Some things he taxes them to have offered him," which, while he had the mastery of his reason, he would never consent to." Very likely ; but had his reason mastered him as it ought, and not been mastered long ago by his sense and humour, (as the breeding of most kings hath been ever sensual and most humoured, perhaps he would have made no difficulty. Meanwhile at what a fine pass is the kingdom, that must depend in greatest exigencies upon the phantasy of a king's reason, be he wise or fool, who arrogantly shall answer all the wisdom of the land, that what they offer seems to him unreasonable !

He prefers his “ love of truth” before his love of the people. His love of truth would have led him to the search of truth, and have taught him not to lean so much upon his own understanding. He met at first with doctrines of unaccountable prerogative; in them he rested, because they pleased him; they therefore pleased him because they gave him all; and this he calls his love of truth, and prefers it before the love of his people's peace.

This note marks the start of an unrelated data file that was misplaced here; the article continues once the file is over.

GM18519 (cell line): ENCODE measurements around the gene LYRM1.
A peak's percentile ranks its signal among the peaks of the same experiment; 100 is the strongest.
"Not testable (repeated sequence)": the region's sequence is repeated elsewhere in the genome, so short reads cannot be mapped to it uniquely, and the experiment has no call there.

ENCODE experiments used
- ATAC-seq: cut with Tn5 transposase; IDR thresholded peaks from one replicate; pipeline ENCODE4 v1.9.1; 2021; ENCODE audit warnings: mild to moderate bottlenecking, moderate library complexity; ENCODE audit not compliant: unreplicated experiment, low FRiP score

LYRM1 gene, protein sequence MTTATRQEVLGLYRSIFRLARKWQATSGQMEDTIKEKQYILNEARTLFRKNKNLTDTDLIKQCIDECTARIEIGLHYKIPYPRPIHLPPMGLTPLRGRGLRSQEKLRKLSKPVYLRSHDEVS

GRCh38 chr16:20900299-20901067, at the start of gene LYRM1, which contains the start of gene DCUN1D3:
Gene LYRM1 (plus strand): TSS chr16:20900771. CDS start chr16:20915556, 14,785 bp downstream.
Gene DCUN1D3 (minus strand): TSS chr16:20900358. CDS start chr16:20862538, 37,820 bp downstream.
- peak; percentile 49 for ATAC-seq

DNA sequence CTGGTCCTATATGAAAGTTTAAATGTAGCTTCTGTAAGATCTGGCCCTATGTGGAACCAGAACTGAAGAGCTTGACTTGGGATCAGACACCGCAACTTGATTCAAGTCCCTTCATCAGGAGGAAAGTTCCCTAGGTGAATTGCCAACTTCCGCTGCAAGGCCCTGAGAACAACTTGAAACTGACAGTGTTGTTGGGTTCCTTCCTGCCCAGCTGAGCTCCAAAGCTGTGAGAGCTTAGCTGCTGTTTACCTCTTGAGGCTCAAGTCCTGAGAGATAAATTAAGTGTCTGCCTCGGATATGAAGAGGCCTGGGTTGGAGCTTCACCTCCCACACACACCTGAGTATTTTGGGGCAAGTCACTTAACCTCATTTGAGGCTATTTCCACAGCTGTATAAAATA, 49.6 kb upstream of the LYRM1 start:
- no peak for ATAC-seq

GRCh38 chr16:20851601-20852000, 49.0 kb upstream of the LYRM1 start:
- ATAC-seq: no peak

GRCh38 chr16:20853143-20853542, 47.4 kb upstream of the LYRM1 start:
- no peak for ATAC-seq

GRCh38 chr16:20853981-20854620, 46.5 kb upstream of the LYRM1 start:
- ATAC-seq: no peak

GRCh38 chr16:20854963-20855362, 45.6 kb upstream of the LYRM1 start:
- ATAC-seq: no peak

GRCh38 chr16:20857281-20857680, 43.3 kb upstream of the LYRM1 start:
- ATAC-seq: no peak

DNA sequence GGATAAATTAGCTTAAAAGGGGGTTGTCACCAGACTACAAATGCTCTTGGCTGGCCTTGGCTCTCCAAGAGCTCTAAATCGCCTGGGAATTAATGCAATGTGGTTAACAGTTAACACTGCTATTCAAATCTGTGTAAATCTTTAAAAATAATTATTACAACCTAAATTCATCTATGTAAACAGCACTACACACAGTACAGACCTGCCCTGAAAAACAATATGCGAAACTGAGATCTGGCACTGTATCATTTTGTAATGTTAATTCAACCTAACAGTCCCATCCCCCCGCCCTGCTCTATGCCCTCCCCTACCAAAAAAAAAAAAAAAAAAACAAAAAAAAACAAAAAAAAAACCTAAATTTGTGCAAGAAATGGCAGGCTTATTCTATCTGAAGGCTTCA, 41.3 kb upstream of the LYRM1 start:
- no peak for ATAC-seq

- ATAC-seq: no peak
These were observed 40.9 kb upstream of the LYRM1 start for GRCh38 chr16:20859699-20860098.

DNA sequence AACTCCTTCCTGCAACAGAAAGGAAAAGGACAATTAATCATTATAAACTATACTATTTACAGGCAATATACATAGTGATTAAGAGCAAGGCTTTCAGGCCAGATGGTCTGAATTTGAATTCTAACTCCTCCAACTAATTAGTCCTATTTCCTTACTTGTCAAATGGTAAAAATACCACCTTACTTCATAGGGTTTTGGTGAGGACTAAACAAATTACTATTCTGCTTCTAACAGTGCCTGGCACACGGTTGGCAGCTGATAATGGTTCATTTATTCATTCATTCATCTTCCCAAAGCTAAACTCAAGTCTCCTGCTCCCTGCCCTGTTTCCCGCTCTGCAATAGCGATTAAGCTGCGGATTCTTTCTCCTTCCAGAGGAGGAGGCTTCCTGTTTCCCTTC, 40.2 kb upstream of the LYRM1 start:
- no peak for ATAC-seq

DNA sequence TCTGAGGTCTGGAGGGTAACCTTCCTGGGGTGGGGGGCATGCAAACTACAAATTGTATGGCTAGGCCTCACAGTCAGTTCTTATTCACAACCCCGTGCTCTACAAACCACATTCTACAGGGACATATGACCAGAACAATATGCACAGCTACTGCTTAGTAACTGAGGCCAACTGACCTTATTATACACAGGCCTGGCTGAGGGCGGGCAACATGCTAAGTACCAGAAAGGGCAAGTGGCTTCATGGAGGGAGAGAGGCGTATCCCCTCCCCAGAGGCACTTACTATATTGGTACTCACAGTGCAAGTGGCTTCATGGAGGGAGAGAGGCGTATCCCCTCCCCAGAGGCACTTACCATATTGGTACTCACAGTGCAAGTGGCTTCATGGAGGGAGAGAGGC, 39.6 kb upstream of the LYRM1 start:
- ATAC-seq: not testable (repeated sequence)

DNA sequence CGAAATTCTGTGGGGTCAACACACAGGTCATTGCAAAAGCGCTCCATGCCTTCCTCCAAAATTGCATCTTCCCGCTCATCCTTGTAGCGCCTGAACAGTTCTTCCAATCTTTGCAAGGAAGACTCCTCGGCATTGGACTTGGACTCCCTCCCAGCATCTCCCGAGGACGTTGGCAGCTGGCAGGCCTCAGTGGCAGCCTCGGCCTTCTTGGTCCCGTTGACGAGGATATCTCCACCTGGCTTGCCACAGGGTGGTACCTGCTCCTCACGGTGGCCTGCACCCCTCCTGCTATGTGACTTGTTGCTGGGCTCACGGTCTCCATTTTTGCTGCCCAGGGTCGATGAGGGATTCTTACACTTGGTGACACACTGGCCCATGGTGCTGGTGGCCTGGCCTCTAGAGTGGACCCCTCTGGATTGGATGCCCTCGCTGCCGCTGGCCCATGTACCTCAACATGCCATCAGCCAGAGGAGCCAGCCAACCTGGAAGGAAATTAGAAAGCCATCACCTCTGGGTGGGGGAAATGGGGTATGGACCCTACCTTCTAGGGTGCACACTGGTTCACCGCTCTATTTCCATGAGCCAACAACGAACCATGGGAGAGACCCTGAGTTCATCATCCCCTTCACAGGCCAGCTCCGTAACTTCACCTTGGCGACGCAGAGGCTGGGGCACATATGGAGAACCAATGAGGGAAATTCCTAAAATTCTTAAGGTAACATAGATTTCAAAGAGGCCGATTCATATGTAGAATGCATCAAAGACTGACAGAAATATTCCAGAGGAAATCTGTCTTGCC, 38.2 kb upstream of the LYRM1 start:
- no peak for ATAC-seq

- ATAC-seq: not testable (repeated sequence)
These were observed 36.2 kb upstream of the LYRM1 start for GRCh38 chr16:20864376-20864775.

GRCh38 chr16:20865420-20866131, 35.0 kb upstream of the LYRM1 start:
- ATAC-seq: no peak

Some things they proposed," which would have wounded the inward peace of his conscience. The more our evil hap, that three kingdoms should be thus pestered with one conscience; who chiefly scrupled to grant us that, which the parliament advised him to, as the chief means of our public wel. fare and reformation. These scruples to many perhaps will seem pretended ; to others, upon as good grounds, may seem real; and that it was the just judgment of God, that he who was so cruel and so remorseless to other men's consciences,

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should have a conscience within him as cruel to himself; constraining him, as he constrained others, and ensnaring him in such ways and counsels as were certain to be his destruction.